Photo Credit: Pete Souza/White House via Getty Images; Amazon
Think you’ve heard all you need to know about the new book The Obamas?Think again. This best-seller is being portrayed in many reviews as a critical look at the current First Family in general and about First Lady Michelle Obama in particular. After reading the book, I see Jodi Kantor’s account more as an in-depth look at the Obama family’s White House evolution and the growing pains that all First Families must surely go through. Kantor’s book paints a picture of a family with a shared sense of mission coming to terms with the public dissection of what were once private conversations and moments.
Some commentators have called Michelle Obama an “angry black woman” in connection with a variety of conversations recounted in the book, including some with the President’s advisers. Mrs. Obama has been vocal in saying she doesn’t appreciate being talked about in those terms. But nowhere in Kantor’s book does she refer to Mrs. Obama as an “angry black woman.” Yes, Michelle Obama is a woman who’s used to speaking her mind and sharing her views freely. And that comes across in Kantor’s account. But in “The Obamas,” I’d say she’s portrayed as a strong, independent woman, not afraid to speak her mind when necessary, but who had to learn how to pick her White House battles and navigate the unfamiliar world of administration politics.
So what does the author make of all this attention -- good and bad -- for a book she’s worked on for years? I caught up with Kantor, a New York Times correspondent who also happens to be a busy mom of a six-year-old daughter, to get her thoughts on White House marriages, the notoriety she’s received for the book, and who she was really writing it for.
Q: Why do you think we’re fascinated with the marriages of First Couples?
A: I think we’re interested in seeing transitions from a private marriage to what [inevitably] becomes something of a super-marriage. Conversations First Couples had before arriving at the White House were interactions that always remained private. Once a couple moves into the White House, all those personal, private debates become public.
Q: What made you want to write this book?
A: I was inspired to write “The Obamas” partly because many women [who were Hillary Clinton supporters in 2008] came up to me while I was covering that campaign and said there just weren’t enough stories about women and politics that speak to us [as women.] Some of my friends have often wondered why certain stories about family life in the White House don’t make headlines. I was also inspired by the Doris Kearns Goodwin book, No Ordinary Time that portrayed President Franklin Delano Roosevelt and Eleanor Roosevelt as true political partners. I liked that No Ordinary Time gave equal time to each of their stories.
I also wanted to write a book that showed how White House families evolve and change over time. That’s difficult to do in day-to-day news coverage. But I thought it would be interesting to write a book that would illustrate how a first couple changes and transforms, showing the readers that the people they meet at the beginning of the book aren’t the same at the end. Both of the Obamas learned how to cope with certain frustrations and difficulties [of White House life]. I think those lessons of growth are very powerful.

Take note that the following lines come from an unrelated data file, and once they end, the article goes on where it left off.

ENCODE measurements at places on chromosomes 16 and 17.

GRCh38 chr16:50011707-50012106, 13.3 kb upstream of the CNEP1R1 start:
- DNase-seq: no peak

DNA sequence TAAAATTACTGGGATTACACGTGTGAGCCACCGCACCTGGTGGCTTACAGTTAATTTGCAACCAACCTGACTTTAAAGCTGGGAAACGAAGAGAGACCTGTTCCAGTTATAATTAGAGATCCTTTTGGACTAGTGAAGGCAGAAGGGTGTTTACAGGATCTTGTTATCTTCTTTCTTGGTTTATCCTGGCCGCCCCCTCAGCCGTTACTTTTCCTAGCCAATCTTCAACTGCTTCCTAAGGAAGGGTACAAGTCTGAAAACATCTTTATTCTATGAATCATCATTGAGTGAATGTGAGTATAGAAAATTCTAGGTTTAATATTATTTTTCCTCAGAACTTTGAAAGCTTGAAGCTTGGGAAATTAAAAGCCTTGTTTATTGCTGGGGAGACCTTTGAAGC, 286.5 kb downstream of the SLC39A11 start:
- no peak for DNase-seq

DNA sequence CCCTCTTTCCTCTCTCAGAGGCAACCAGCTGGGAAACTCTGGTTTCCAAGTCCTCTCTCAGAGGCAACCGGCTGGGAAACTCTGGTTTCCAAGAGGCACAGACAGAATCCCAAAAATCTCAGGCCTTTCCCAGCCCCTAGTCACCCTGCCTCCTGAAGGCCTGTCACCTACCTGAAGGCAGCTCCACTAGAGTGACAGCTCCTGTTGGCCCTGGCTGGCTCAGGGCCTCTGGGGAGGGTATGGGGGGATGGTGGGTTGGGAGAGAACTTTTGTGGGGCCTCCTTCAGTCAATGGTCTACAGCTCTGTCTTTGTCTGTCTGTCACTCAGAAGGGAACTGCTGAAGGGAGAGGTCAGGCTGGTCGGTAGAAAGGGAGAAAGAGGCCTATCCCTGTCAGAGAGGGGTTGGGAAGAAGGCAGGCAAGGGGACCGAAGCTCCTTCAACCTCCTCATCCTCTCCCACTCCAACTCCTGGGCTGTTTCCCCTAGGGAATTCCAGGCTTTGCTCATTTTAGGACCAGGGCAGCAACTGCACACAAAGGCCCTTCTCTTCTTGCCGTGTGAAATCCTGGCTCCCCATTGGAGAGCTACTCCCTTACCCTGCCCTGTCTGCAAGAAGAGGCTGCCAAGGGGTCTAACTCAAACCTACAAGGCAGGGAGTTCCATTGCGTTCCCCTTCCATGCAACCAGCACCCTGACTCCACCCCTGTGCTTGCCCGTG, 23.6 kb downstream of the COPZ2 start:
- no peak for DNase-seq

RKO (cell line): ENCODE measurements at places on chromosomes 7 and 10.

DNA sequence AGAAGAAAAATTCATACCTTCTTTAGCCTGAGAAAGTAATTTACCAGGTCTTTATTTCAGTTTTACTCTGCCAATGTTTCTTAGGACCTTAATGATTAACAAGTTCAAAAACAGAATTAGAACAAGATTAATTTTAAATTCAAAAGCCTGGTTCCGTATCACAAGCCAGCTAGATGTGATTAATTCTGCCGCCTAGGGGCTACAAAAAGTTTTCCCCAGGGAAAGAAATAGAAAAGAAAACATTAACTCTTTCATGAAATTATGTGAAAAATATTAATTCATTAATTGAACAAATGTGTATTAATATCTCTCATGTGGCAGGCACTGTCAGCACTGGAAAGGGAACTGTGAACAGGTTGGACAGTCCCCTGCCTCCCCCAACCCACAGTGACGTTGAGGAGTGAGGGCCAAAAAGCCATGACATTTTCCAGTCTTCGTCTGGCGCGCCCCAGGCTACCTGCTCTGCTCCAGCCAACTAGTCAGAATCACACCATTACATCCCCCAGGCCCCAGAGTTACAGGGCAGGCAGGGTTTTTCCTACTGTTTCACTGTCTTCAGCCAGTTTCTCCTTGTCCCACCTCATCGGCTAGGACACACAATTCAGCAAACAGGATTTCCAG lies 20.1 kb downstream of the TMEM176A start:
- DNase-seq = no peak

Q: Do you think people would respond differently to some of the stories about Michelle Obama if they were about a “First Husband?”
A: First Ladyhood won’t change until we elect our first woman president. Once we have a First ‘Gent’ -- a role that will come with no preconceived expectations –-- it will be easier for subsequent First Ladies to change what that role can be. The first First Lady we have after the first woman president will be a lucky woman!
Q: How do you feel about the criticism the book is receiving for what some see as a portrayal of Michelle Obama as an “angry black woman?”
A: I’m surprised that some people perceive an “angry back woman” undercurrent in the book. I was very careful to write the book in a way that I thought moved beyond stereotypes, which I’ve tried to do in my other writing about the Obamas.
Q: When I read and heard some of the book’s reviews, I wondered why there was little about parenting in the White House. Then as I read your book, it became clear that you do address that throughout, including a whole chapter dedicated to that topic!
A: Yes, I really wanted to address that part of the Obamas’ lives and [as a mother myself] write the book for an audience that I really wanted to speak to -- women and mothers. But I also wanted to write about how parenting [in a fishbowl] has impacted the lives of all their family. For example, I shared what I thought was a [relatable] parenting story in the book about the time the President was speaking about education initiatives and announced nationally that he had been disappointed that Malia had received a score of only 73 on a test. She got really mad at her dad and he apologized to her later for that.
I loved speaking with Kantor, and we both agreed we could probably talk for hours on the parenting aspects of the Obamas’ story. I wish we’d had more time to talk, because we had a really good conversation about what resonated for each of us when it came not only to her stories about the Obamas, but also about how women in the political spotlight are, or aren’t, portrayed.
If you had a few minutes with Jodi Kantor, what would you ask her about the book?
You can read more from iVillage contributor Joanne Bamberger at her blog, PunditMom. Joanne is also the author of Mothers of Intention: How Women and Social Media are Revolutionizing Politics in America, which is on sale now at Amazon.com.